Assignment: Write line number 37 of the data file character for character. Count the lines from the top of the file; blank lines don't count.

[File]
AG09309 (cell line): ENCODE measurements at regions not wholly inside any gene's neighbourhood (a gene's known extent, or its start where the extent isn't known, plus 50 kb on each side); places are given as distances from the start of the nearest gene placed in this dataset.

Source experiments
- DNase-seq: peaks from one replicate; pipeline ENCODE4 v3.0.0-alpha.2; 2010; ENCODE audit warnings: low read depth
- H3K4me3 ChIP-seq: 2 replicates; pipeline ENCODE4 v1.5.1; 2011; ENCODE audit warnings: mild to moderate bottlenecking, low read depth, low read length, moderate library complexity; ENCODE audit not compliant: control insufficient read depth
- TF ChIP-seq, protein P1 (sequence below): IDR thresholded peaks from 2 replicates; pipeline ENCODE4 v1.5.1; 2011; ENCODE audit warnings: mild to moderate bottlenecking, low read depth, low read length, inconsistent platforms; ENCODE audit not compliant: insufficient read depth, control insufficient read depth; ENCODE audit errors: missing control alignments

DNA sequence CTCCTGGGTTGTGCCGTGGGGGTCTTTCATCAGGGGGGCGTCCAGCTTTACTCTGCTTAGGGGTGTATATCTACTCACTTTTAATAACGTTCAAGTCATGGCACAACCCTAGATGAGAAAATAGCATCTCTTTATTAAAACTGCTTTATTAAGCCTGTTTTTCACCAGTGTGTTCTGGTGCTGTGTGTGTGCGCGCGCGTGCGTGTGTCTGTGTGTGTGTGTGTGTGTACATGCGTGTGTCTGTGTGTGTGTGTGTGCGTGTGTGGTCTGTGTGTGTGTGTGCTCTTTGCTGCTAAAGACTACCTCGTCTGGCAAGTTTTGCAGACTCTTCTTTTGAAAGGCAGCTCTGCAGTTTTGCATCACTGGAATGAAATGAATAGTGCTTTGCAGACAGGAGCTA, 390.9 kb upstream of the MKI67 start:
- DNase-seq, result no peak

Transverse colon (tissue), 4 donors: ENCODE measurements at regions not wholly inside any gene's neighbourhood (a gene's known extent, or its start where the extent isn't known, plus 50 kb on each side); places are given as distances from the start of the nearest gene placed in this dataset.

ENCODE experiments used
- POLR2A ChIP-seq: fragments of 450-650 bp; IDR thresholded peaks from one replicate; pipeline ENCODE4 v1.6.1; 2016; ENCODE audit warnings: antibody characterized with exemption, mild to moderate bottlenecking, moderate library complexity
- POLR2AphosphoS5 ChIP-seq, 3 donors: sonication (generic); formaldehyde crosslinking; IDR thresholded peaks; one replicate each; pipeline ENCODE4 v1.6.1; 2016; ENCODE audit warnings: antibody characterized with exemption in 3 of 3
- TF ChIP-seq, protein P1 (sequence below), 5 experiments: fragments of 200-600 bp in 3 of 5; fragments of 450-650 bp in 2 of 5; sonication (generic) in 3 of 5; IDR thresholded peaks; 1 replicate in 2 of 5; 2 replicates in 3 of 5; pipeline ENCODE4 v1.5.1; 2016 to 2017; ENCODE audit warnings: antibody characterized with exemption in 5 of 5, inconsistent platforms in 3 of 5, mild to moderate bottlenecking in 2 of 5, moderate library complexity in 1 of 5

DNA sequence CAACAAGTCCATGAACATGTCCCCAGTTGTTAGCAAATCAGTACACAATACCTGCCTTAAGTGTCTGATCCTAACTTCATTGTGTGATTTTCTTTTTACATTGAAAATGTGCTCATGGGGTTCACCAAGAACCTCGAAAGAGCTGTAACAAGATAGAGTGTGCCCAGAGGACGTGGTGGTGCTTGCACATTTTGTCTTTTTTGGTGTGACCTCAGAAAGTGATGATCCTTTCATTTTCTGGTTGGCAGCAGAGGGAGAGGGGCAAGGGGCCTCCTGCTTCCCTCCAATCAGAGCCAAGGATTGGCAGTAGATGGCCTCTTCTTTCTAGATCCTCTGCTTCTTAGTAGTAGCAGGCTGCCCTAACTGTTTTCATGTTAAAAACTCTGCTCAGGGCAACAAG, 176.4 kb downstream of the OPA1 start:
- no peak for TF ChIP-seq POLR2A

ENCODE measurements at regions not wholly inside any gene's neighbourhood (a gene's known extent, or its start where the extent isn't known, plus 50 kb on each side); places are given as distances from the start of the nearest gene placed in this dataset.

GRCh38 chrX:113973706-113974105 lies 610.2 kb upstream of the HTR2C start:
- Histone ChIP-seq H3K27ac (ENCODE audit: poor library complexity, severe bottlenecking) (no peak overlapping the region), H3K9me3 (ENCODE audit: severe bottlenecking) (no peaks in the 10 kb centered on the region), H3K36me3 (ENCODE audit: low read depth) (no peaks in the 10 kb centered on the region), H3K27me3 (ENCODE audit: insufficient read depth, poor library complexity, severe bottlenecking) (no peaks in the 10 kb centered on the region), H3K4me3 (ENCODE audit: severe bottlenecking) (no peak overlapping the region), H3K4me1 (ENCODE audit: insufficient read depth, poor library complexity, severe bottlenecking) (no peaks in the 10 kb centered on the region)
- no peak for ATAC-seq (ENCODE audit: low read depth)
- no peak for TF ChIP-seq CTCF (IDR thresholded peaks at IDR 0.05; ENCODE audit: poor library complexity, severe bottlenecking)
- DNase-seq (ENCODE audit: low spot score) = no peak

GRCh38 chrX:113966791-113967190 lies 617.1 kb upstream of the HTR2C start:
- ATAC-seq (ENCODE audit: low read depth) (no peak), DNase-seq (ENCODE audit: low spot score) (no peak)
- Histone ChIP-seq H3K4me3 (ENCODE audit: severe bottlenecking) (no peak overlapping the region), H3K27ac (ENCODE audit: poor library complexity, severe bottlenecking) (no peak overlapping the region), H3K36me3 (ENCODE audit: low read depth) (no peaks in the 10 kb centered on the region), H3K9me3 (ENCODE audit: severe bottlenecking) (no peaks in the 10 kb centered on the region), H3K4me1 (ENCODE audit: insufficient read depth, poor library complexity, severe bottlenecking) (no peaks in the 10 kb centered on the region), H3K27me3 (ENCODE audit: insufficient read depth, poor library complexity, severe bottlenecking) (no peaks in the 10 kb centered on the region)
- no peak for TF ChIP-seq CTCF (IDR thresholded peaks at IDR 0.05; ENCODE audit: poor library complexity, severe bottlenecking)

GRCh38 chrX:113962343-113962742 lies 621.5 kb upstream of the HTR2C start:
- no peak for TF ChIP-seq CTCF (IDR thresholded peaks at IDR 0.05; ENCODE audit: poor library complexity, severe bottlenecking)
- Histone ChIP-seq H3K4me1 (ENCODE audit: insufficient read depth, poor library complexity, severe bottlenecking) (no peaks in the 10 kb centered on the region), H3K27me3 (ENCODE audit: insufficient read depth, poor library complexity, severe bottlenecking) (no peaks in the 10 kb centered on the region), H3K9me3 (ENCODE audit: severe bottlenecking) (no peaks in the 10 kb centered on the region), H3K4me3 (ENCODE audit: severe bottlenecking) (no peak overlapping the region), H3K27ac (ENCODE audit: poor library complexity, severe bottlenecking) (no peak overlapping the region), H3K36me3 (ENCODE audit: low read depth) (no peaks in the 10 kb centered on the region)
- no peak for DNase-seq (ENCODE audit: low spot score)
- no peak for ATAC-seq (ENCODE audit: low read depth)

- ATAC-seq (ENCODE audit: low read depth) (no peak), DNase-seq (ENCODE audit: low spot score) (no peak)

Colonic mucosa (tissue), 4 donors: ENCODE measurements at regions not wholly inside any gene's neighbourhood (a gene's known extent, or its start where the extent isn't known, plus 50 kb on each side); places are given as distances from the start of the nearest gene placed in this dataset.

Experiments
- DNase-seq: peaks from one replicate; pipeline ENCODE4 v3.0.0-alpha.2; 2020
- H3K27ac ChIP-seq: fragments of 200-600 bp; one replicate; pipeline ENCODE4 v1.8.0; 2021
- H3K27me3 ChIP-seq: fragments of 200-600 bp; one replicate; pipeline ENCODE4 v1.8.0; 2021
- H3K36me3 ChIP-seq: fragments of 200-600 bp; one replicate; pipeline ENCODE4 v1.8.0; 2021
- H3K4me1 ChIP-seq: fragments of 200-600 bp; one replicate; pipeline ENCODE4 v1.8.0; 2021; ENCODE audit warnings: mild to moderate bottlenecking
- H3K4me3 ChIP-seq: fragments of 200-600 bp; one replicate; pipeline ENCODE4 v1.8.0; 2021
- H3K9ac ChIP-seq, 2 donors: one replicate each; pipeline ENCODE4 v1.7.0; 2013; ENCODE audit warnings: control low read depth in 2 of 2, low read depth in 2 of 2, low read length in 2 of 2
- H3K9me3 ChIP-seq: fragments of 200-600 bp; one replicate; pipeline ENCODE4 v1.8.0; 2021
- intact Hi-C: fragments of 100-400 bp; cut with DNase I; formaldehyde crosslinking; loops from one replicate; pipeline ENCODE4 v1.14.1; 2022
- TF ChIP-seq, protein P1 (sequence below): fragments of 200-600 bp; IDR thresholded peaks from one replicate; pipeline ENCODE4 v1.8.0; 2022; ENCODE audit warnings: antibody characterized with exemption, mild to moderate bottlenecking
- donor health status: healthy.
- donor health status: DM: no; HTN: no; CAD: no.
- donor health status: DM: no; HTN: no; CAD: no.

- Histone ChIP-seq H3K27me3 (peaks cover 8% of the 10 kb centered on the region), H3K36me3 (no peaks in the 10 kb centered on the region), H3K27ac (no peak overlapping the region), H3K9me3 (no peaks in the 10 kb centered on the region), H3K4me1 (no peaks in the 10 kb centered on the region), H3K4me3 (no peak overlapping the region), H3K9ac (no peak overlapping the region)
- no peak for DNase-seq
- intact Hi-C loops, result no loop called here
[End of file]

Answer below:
- H3K4me1 ChIP-seq: fragments of 200-600 bp; one replicate; pipeline ENCODE4 v1.8.0; 2021; ENCODE audit warnings: mild to moderate bottlenecking